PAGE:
The provisional results of the "early"
Capacity Market auction held last week have now been published.
This was an auction exclusively of 1-year capacity agreements,
primarily to cover Winter 2017/18, after the
UK Government decided that it did not want National Grid to
carry on ensuring security of supply during Winter periods by means
of a Contingency Balancing Reserve (CBR). The
CBR involved auctions open to generators who would not
otherwise be operating in a given Winter period and to demand
side response providers. A Government consultation in March 2016 noted
that the prices National Grid were paying under the CBR were
increasing and that it introduced distortions into the market.
From Winter 2018/19, of course, the Capacity Market itself will ensure
security of supply. Those with capacity agreements beginning
in 2018 will be the capacity providers who bid successfully in a
four year ahead auction held in 2014, supplemented by those who win
capacity agreements in any subsequent one year ahead auction for
delivery in 2018. Last week's "early" auction
was a one-off bridge between the CBR (now operating for the last
time to cover Winter 2016/17) and the fully-fledged Capacity Market
regime. The key difference between the CBR and the Capacity
Market is that the CBR (or at least the major part of it) focuses
on securing capacity that would otherwise not be in the market, to
fill the potential gap between existing generation and projected
peak demand, whereas the Capacity Market provides a reliability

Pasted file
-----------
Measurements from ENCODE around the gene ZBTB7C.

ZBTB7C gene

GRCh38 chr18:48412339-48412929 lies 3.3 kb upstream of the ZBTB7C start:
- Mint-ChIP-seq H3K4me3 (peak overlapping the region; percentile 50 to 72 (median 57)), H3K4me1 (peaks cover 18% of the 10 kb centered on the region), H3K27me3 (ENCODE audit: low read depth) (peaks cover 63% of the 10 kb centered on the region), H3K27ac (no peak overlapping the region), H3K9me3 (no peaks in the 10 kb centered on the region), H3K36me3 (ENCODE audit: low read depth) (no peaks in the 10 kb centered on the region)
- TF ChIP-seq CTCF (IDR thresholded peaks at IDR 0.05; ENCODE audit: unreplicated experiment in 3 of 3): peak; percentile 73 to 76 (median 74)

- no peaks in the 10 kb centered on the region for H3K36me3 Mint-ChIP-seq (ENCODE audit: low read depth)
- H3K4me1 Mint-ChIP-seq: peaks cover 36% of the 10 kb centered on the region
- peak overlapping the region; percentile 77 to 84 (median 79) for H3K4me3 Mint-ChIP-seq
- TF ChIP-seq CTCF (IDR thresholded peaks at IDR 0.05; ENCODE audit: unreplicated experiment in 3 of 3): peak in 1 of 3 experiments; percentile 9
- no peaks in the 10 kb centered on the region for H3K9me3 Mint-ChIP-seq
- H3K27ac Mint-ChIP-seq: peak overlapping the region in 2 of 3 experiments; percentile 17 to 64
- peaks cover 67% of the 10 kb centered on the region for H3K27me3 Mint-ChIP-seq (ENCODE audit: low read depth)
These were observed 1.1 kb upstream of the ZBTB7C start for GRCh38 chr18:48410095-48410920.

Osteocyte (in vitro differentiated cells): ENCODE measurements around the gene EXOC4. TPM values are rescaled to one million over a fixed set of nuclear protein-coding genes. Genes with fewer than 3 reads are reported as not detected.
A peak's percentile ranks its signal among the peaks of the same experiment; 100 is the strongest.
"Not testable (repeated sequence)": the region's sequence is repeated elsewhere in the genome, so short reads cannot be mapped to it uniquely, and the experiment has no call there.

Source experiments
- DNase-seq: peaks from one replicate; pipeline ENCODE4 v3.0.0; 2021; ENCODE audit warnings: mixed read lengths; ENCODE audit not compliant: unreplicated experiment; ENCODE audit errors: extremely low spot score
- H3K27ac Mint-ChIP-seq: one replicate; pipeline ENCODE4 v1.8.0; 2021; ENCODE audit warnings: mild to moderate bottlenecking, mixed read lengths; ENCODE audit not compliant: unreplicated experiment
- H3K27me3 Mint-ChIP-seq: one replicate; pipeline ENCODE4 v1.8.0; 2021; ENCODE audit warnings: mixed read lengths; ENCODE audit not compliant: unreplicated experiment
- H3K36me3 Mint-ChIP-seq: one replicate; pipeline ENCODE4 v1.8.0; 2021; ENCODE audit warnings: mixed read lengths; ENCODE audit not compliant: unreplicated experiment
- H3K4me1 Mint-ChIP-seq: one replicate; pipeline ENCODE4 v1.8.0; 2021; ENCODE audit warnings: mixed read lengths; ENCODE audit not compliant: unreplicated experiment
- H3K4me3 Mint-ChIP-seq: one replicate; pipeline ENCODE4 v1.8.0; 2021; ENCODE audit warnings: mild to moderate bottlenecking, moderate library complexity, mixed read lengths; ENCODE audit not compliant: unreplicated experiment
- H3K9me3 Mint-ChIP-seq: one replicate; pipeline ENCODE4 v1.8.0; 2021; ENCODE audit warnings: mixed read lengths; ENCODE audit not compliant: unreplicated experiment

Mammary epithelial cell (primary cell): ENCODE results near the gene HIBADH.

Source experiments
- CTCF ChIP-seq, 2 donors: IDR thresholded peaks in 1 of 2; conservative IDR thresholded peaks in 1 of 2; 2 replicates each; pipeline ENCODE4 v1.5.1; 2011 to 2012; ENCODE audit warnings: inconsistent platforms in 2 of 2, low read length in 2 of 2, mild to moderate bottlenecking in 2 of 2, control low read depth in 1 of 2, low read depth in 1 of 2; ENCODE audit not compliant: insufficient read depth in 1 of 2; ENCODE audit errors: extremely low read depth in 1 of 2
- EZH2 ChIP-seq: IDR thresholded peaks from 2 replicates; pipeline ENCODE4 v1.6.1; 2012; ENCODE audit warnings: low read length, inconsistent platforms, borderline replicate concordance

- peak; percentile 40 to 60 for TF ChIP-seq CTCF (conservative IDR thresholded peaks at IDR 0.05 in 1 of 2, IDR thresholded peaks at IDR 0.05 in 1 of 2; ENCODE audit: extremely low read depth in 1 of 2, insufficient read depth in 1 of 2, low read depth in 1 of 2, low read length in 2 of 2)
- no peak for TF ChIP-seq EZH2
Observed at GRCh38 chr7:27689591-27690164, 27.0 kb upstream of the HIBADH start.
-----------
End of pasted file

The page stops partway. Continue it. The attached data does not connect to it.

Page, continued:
incentive to all eligible generators and demand side response
providers on the market.
Commentary on previous Capacity Market auctions (such as this post from December 2016) has tended to
focus on the failure of the four year ahead auctions to result in
the award of 15 year agreements to meaningful amounts of
large-scale new gas-fired generation projects. With new
projects competing against almost all existing thermal generation,
and new reciprocating engine projects able to bear much lower
Capacity Market clearing prices than a CCGT project, the auctions
have produced low clearing prices, but no obvious successors to the
existing big coal-fired plants that the Government wants to close
How to evaluate the results of the "early" auction,
then? The provisional results indicate capacity agreements
going to 54.43 GW of capacity, at £6.95 kW / year, suggesting
total costs to bill payers of around £378 million. This
might look like spectacularly good value compared with the results
of the last four year ahead auction (for delivery starting in
2020), where the clearing price was £22.50 kW / year for
52.43 GW of capacity. But that isn't really a fair
comparison, since about a quarter of the capacity that was awarded
agreements for 2020 was new build, whereas less than 4 percent of
the capacity awarded agreements in the "early" auction
falls into this category. All the rest will be paid
£6.95 for just continuing to operate – which presumably
most of them would have done anyway.
An alternative point of comparison might be with the costs of
the CBR. The most recent Winter for which these are available
is 2015/16, when National Grid spent just over £31 million on
procuring, testing and utilising less than 3 GW of CBR
capacity. Obviously a much inferior system.
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